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dc.contributor.authorMaliszewska, Margaret
dc.contributor.otherQueen's University (Kingston, Ont.). Theses (Queen's University (Kingston, Ont.))en
dc.date2009-04-21 19:51:55.603en
dc.date.accessioned2009-04-22T21:05:08Z
dc.date.available2009-04-22T21:05:08Z
dc.date.issued2009-04-22T21:05:08Z
dc.identifier.urihttp://hdl.handle.net/1974/1771
dc.descriptionThesis (Ph.D, German) -- Queen's University, 2009-04-21 19:51:55.603en
dc.description.abstractThis thesis explores the significance of the journey to Poland in contemporary German literature by women. The texts are Bronjas Erbe (2001) by Beate Rygiert, Himmelskörper (2003) by Tanja Dückers, Pawels Briefe (1999) by Monika Maron, Die Töchter (1976) by Jeannette Lander, and Kindheitsmuster (1976) by Christa Wolf. I argue that Poland, as the site of the Holocaust and of the expulsions, serves as a site of memory in these texts, and that the journey to Poland allows the Jewish and non-Jewish protagonists to come to terms with the past. During their journey, most of the protagonists find what they were looking for. Further, through direct contact with Poles and Polish culture, most of the protagonists are able to overcome prejudice and stereotypical thinking. Since both the authors and their protagonists belong to different generations, i.e., those who experienced WWII directly and their children and grandchildren, the ways in which family history is passed on from one generation to the next and how it is re-collected within the German Polish context is the major concern of these texts. The immediate contact with the Polish sites triggers a process of remembering in the first-generation protagonists who are then able to pass it on to their children to fill the gaps in the family’s collective memory. The members of the younger generations become actively involved in helping to restore this memory. While conflicts between the generations escalate in Poland, the process of working through these conflicts on Polish ground helps the family members to better understand each other. I read the texts through anthropologist Victor Turner’s three-phase model of separation, liminality, and reaggregation. Poland in the five texts can thus be interpreted as a liminal space or, to use Mary Louise Pratt’s term, a contact zone. Since the texts focus on the experience of the female protagonist and traveler, the role of women as keepers of family memory is also stressed. Because of their intense probing of ethnic stereotypes and the legacy of the past, the five texts can be seen as contributing significantly to fostering a better understanding between Germans and Poles and non-Jewish and Jewish Poles.en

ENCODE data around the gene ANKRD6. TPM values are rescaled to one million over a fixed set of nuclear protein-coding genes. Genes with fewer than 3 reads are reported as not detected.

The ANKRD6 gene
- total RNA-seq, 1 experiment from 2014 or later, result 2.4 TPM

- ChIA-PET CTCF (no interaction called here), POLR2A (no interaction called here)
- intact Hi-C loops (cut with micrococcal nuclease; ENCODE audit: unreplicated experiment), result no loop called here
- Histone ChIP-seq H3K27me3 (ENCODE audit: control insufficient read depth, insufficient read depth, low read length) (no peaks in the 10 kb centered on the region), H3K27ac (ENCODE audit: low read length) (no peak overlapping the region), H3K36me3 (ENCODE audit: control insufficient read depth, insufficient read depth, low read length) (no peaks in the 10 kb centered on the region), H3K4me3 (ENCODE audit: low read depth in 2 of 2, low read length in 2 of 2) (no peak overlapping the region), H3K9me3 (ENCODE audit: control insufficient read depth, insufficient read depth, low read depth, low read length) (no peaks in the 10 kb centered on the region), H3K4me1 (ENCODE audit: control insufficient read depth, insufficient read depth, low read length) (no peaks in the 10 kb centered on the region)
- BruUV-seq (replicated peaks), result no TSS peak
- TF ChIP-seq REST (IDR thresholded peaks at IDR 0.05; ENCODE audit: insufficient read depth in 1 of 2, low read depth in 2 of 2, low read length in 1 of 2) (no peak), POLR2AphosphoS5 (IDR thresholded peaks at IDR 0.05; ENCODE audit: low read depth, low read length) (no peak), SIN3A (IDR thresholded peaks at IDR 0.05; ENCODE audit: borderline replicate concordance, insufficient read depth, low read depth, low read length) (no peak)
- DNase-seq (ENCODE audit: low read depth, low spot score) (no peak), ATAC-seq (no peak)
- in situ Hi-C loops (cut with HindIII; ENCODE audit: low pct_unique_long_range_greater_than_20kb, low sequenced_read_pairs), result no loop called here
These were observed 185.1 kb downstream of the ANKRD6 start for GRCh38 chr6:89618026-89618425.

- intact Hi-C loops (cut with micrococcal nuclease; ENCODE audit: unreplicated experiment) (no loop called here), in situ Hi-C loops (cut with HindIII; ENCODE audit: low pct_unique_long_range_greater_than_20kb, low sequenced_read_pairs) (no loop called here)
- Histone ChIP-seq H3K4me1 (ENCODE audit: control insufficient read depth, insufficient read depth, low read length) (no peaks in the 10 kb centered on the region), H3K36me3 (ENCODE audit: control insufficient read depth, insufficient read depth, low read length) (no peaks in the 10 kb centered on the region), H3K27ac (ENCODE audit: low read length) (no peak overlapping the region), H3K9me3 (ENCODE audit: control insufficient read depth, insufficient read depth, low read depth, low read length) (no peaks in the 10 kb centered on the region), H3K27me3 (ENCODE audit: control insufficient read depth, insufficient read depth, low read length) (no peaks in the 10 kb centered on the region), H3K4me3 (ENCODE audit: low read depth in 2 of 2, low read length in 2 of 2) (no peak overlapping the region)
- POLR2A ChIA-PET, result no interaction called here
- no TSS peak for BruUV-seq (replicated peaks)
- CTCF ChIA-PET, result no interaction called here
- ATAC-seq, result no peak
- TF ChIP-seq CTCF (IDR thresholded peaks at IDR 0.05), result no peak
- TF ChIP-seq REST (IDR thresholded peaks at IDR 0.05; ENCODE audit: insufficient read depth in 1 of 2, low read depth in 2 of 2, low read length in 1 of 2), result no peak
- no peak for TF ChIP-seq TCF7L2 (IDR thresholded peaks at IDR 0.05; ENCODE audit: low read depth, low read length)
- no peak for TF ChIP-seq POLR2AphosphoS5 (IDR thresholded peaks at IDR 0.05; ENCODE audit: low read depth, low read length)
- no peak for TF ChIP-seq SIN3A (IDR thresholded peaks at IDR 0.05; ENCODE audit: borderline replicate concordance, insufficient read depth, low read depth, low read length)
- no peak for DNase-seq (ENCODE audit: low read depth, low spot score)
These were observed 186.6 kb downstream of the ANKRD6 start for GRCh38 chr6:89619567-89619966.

dc.format.extent639472 bytes
dc.format.mimetypeapplication/pdf
dc.languageenen
dc.language.isodeen
dc.relation.ispartofseriesCanadian thesesen
dc.rightsThis publication is made available by the authority of the copyright owner solely for the purpose of private study and research and may not be copied or reproduced except as permitted by the copyright laws without written authority from the copyright owner.en
dc.subjectPolenreiseen
dc.subjectGedächtnisorten
dc.subjectBeate Rygierten
dc.subjectTanja Dückersen
dc.subjectMonika Maronen
dc.subjectJeannette Landeren
dc.subjectChrista Wolfen
dc.titleREISE AN DEN “GEDÄCHTNISORT” POLEN IN ROMANEN ZEITGENÖSSISCHER DEUTSCHER AUTORINNENen
dc.typeThesisen
dc.description.degreePh.Den
dc.contributor.supervisorFachinger, Petraen
dc.contributor.departmentGermanen


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